Wolfe's magnum opus is The Book of the New Sun, originally published in four volumes. This novel, which superficially seems a love letter to my beloved Jack Vance's Dying Earth stories, also features an unreliable narrator, a man who claims to have a perfect memory, but has grown up in a sheltered environment with a limited, specialized education... he might also be deceptive at times. The story takes place in a far-distant future, when the sun of Urth is moribund, the planet's natural resources have been depleted, society is divided into a vast population of poor people living under pre-modern conditions and a tiny minority of ultra-wealthy persons with access to high technology, and so much history has taken place that, as Wolfe once wrote: “If we are remembered at all, it will be as the contemporaries of Herodotus and Mark Twain.” Details of the planet's antiquity come in hints, references to things poorly understood by Severian, the narrator:

The picture he was cleaning showed an armored figure standing in a desolate landscape. It had no weapon, but held a staff bearing a strange, stiff banner. The visor of this figure's helmet was entirely of gold, without eye slits or ventilation; in its polished surface the deathly desert could be seen in reflection, and nothing more.

This warrior of a dead world affected me deeply, though I could not say why or even just what emotion it was I felt. In some obscure way, I wanted to take down the picture and carry it - not into our necropolis but into one of those mountain forests of which our necropolis was (as I understood even then) an idealized but vitiated image. It should have stood among trees, the edge of its frame resting on young grass.

Wolfe's particular genius in The Book of the New Sun was making his protagonist a professional torturer, raised in his guild since infancy. The narrative arc involves his exile from the 'Order of the Seekers for Truth and Penitence' for showing mercy to a prisoner he has fallen in love with, and his exposure to the world outside of the cloistered environs of the the most curious tower in which he lived:

But perhaps before I write further I should explain something more of the nature of our Matachin Tower. It is situated toward the back of the Citadel, upon the western side. At ground level are the studies of our masters, where consultations with the officers of justice and the heads of other guilds are conducted. Our common room is above them, with its back to the kitchen. Above that is the refectory, which serves us as an assembly hall as well as an eating place. Above it are the private cabins of the masters, in better days much more numerous. Above these are the journeymen's cabins, and above them the apprentices' dormitory and classroom, and a series of attics and abandoned cubicles. Near the very top is the gun room, whose remaining pieces we of the guild are charged with serving should the Citadel suffer attack. The real work of our guild is carried out below all this. Just underground lies the examination room; beneath it, and thus outside the tower proper (for the examination room was the propulsion chamber of the original structure) stretches the labyrinth of the oubliette.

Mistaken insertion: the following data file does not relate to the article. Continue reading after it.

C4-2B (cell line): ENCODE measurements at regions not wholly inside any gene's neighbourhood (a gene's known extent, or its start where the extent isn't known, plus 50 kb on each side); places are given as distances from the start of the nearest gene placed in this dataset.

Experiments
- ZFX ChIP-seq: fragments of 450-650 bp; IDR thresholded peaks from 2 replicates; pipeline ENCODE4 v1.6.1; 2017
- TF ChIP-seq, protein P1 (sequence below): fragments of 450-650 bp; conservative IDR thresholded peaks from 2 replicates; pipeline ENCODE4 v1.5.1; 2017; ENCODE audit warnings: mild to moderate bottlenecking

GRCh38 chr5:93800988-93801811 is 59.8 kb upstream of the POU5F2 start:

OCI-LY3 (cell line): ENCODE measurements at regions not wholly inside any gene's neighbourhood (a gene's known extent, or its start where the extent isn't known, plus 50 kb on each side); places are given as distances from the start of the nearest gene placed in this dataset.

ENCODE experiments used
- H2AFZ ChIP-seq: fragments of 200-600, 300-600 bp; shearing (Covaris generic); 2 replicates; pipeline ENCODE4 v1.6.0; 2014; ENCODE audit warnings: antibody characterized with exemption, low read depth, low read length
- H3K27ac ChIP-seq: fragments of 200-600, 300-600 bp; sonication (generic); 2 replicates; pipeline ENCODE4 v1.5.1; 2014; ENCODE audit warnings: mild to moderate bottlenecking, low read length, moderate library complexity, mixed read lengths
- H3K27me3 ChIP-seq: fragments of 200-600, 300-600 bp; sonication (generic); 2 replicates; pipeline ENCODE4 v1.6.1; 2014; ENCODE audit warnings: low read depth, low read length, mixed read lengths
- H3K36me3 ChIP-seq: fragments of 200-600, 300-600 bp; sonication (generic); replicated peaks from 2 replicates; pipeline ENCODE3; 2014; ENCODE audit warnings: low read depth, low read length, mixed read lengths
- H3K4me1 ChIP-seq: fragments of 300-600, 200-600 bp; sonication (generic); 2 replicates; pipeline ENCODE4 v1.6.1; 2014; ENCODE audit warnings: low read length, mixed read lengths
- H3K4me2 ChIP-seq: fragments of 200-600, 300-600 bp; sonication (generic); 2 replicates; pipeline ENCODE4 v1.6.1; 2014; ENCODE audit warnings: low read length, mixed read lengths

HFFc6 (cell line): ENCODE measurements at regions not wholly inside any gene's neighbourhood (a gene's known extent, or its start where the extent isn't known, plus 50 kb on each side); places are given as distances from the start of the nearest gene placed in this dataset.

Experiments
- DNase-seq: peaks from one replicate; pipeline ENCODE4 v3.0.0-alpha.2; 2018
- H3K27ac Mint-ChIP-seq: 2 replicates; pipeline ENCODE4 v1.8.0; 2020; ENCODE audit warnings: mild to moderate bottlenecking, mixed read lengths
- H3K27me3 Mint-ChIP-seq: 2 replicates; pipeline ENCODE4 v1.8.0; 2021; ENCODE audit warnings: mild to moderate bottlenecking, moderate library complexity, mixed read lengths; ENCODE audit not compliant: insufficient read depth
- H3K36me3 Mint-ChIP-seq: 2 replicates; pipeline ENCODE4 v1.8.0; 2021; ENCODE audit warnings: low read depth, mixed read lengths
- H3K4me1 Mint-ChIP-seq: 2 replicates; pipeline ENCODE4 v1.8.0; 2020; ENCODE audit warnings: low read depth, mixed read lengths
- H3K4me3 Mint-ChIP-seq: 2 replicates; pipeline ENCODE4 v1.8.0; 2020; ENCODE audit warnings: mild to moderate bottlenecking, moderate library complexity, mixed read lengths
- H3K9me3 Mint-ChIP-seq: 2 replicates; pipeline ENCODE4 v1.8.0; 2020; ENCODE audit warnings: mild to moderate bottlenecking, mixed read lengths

The real power of The Book of the New Sun is that it is a story about stories. On the Vancian framework, Wolfe hung allusions to Borges, Robert Graves, Rudyard Kipling, Herman Melville... in order to 'get' the book, one is required to read other books. The novel features numerous subsidiary stories, as storytelling is a favorite pastime of the characters who live in a resource-poor milieu. The far-future setting is reinforced by ancient legends in which the Minotaur and the Monitor are conflated, in which The Jungle Book, the legend of Romulus and Remus, and the founding of the Plymouth colony are mashed-up. One of Wolfe's greatest achievements was coming up with a counter to Orwell's Newspeak when he has a prisoner of war from a totalitarian society which has reduced its language to Goodthink phrases from an equivalent to Mao's Little Red Book join in a storytelling contest for the hand of a soldier in a field hospital. Wolfe was confident that the human spirit could prevail even in the face of Orwellian thought-control: